Deepali Mukherjee starts off the year with some unusual appetisers...
It’s that time of the year when you wake up thinking, “Where’s the party tonight?” Some of these parties could well be in your own home. And as the hostess, it’s your responsibility to plan out the menu.
While the main course or even the dessert is never a problem, starters can give one anxious moments. What do you serve guests that not just tastes good but looks good too? What is easy to whip up without making too big a hole in the budget?
Cheese, I’ve discovered, is a popular appetite grabber. The French make crispy toasties from a batter of grated cheese, eggs, cream and cornflour, seasoned with salt and pepper. This is slathered on slices of brown bread, cut into four squares and fried a golden brown.
The Chinese use the same recipe, substituting the cheese for fresh shrimp and replacing the cream with diced onions. Yummy but loaded in calories!
I prefer the shrimp lightly sautéed, then whipped in a blender with an onion. Seasoned with a dash of paprika and a sprinkling of parsley, the shrimp paste can be spread over toasted bread squares or crackers. These crackling hors d’ oeuvres can be devoured without worrying about piling on the kilos.
Steamed cabbage rolls also find favour with weight watchers. Wash tender green cabbage leaves in boiling water, add a spoonful of filling made from soaked brown bread and egg, seasoned with salt, chaat masala, green chillies and finely chopped. Tie the leaves up into neat bundles with the edges sealed, steam till tender. Mmm with fresh mint chutney!
Another vegetable which inevitably turns up on a platter is corn-on-the-cob. I go for tender ears of corn which are halved and tossed in a little olive oil, then covered in thick, freshly squeezed coconut milk, seasoned with salt and pepper. After bringing it to a quick boil, the corn is simmered in this white gravy till done.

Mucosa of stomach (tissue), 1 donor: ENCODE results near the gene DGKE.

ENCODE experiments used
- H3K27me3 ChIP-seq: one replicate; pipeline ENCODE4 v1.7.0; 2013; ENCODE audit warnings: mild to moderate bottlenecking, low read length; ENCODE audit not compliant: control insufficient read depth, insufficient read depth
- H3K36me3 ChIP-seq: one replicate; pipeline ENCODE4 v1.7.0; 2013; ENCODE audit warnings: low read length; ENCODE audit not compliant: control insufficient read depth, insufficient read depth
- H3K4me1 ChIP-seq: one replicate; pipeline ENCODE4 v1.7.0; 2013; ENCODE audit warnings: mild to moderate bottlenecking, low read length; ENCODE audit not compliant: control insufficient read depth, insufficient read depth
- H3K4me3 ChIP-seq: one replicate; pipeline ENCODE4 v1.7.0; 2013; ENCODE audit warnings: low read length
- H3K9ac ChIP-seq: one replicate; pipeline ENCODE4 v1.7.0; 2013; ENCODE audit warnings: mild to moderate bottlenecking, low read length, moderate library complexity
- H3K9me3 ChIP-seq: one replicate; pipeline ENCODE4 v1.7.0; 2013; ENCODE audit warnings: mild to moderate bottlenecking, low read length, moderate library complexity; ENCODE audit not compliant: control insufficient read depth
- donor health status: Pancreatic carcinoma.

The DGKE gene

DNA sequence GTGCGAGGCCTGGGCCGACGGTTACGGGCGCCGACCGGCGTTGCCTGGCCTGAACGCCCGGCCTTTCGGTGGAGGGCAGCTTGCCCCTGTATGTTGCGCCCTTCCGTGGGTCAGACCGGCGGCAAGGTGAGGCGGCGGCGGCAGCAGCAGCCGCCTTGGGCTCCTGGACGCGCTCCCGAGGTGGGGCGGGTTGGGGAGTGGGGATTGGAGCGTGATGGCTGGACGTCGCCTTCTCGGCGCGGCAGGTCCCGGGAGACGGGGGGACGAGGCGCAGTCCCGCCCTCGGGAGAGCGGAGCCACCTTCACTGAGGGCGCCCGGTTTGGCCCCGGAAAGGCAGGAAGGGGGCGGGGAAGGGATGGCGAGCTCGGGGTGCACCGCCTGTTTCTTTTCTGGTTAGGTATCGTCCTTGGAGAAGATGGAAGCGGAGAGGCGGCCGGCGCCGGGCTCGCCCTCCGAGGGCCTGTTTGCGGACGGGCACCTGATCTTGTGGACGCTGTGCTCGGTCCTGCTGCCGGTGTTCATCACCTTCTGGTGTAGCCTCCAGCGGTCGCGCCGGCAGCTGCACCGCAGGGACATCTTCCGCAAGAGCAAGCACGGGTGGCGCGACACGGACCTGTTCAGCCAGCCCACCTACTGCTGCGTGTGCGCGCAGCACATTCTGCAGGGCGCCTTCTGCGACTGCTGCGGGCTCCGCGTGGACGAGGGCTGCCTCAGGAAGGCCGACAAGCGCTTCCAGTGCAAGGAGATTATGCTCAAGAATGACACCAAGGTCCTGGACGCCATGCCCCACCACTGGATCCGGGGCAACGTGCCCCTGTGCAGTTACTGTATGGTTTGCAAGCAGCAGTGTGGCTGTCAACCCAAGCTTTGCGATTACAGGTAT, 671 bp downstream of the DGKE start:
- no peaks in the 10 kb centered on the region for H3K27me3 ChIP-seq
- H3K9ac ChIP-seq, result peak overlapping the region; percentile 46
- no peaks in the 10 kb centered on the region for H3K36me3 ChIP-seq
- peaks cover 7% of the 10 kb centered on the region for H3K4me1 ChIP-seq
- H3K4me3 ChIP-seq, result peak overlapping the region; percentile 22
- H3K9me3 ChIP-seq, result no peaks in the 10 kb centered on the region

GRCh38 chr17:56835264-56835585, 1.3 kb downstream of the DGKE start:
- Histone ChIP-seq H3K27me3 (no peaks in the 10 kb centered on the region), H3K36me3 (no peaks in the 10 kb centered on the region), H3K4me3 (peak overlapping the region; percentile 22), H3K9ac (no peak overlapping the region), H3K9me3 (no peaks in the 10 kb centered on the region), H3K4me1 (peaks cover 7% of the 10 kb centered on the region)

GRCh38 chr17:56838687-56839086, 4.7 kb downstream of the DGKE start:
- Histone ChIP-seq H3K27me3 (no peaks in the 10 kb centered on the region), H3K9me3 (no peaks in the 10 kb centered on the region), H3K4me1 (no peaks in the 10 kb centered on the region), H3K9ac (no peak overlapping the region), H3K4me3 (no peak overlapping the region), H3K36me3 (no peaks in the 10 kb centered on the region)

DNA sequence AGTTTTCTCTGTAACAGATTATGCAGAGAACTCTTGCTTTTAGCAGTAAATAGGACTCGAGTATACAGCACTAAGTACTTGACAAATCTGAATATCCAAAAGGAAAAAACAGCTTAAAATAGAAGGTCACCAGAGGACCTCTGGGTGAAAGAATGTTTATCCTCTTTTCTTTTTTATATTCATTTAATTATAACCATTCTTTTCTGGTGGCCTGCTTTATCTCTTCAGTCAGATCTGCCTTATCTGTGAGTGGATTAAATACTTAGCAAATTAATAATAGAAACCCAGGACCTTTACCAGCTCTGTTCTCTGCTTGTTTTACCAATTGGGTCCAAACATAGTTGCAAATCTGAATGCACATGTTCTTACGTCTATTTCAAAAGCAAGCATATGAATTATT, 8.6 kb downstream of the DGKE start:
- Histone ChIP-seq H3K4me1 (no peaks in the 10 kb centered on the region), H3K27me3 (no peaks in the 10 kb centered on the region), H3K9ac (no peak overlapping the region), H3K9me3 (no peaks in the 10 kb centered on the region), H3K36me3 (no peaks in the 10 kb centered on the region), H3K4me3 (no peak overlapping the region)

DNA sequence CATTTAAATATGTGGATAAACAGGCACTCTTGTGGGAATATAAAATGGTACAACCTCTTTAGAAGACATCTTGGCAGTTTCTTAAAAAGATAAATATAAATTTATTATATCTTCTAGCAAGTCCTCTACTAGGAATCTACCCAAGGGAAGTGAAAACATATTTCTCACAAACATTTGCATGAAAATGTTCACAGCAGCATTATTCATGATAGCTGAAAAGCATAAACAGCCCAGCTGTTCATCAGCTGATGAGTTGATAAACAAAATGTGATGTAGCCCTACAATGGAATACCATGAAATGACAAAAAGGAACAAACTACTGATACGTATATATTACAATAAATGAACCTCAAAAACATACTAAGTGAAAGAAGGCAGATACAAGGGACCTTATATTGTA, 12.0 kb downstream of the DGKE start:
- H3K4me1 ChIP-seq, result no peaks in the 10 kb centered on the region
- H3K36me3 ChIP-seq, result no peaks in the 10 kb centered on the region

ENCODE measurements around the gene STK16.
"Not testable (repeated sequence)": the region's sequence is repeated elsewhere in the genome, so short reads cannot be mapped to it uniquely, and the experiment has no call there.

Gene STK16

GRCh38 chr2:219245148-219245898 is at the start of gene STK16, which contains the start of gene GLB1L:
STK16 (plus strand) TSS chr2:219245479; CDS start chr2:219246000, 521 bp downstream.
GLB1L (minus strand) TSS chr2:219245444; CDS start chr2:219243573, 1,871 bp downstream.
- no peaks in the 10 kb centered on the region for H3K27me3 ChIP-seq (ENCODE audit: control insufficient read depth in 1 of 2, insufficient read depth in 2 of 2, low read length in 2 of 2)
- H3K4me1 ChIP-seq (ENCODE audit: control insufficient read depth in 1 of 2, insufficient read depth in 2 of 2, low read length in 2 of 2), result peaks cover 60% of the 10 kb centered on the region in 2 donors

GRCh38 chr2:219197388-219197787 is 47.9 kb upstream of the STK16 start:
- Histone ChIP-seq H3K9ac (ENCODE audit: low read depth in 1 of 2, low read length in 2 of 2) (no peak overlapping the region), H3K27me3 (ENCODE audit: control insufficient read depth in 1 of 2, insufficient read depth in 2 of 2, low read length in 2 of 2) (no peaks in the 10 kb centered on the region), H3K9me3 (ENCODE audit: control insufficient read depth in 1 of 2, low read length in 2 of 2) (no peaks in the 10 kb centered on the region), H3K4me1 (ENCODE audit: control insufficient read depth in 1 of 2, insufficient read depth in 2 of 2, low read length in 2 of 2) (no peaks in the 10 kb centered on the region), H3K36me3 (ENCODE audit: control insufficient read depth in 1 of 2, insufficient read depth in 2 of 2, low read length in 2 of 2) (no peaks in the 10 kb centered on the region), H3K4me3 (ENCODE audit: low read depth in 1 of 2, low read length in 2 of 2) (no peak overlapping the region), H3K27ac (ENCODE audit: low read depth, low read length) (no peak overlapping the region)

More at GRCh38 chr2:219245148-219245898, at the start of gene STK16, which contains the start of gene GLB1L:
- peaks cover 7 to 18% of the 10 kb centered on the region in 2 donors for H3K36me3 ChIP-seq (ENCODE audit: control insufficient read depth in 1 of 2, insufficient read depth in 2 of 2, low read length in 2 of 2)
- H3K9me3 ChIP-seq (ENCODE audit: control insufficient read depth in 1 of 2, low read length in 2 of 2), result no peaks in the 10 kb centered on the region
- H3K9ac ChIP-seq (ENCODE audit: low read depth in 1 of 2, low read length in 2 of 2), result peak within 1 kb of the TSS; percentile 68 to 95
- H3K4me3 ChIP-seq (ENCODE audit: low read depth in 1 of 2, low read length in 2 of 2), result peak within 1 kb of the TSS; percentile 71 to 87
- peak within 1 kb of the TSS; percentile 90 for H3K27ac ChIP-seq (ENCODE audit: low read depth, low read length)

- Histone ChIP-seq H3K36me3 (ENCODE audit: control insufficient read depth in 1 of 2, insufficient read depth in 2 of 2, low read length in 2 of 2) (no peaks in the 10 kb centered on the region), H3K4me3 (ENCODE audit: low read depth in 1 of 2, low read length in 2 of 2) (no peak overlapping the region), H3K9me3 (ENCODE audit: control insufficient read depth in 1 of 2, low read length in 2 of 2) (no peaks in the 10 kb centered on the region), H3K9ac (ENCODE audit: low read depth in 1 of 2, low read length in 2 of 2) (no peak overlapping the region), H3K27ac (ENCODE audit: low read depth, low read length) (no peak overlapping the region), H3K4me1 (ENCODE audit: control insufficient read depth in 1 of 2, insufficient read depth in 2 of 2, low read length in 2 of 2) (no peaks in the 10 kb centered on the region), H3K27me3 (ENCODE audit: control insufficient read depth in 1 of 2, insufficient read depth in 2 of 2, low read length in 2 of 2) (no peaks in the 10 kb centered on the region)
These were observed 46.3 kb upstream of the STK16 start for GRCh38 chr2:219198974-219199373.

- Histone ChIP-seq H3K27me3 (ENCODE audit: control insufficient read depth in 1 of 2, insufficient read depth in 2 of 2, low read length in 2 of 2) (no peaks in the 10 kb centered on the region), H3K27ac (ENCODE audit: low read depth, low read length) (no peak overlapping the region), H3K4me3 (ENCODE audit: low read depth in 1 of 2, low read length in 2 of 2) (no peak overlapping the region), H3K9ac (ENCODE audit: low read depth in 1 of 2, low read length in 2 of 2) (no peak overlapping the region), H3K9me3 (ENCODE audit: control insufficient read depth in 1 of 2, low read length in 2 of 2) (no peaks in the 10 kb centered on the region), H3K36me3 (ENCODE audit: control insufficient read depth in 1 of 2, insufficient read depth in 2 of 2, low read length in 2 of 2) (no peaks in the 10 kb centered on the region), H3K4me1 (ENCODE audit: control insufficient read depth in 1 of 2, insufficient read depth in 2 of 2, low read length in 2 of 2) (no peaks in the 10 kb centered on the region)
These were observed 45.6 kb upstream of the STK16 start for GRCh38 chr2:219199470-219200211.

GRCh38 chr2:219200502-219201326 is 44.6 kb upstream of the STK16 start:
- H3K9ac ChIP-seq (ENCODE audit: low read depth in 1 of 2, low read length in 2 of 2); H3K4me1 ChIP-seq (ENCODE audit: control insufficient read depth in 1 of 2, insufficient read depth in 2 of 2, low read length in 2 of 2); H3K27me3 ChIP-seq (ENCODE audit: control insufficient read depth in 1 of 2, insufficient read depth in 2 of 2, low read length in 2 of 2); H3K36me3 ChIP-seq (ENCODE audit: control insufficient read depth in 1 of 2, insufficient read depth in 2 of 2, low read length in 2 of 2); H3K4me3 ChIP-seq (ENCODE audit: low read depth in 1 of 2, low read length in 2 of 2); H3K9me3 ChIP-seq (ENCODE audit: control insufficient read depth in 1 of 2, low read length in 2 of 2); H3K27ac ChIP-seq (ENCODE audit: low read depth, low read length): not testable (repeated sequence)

This is the season for carrots. Pick out a dozen.. ripe, juicy and slender. Cut into matchsticks, season with salt, pepper, a little sugar and a squeeze of lemon juice.
Add a dot of butter and a scattering of mint leaves, grill for about 20 minutes for carrot sticks which are not just a rabbit’s delight.
You can work magic with mushrooms too. Wash and clean them, trim the stems and stuff the cups with a mixture of melted cheese, breadcrumbs, a drizzle of cooking wine and a seasoning of salt, pepper and oregano.
Add a squeeze of lemon juice, dot with butter, bake for about 15 minutes and wait for the compliments to flow.
Most appetisers come straight from a smoking kadai. Here’s one you may not have come across yet. Boil and mash potatoes, add ginger and green chilli paste, salt, finely chopped methi leaves and steamed sprouted wal.
Shape into small balls, coat with breadcrumbs and deep fry. Then, if anyone talks calories, point to the nutritional qualities of steamed, sprouted wal (pulses) and fenugreek leaves.
Cocktail sausages have found their place on the party circuit. You can give your pork or chicken sausages a distinctive taste by letting them simmer gently in a frying pan to which you’ve added two cups of water, one-third cup brown sugar and a tablespoon of vinegar.
This is used to glaze eight sausages which are then pricked with toothpicks and set out on a tray with a sprig of decorative herb.
Finally, we come to the kebabs, the kings who rule the world of appetisers. Ground meat spiced with grated onions, crushed garlic, powdered cumin, coriander and chillie, a pinch of ground cinnamon and ginger, salt, pepper, lemon juice and a little flour for binding.
This mixture is refrigerated for a couple of hours, moulded on the shish and grilled for about 15 minutes.
The meaty bites are an all-season favourite but if you’re tired of the same old shammi kebab, try orange lamb kebabs. They are unlike anything you’ve tasted before, the citrus flavour of fresh orange and the salty-sweetness of soy adding a bite to the lamb. So, what are you waiting for? Let’s rock the party tonight.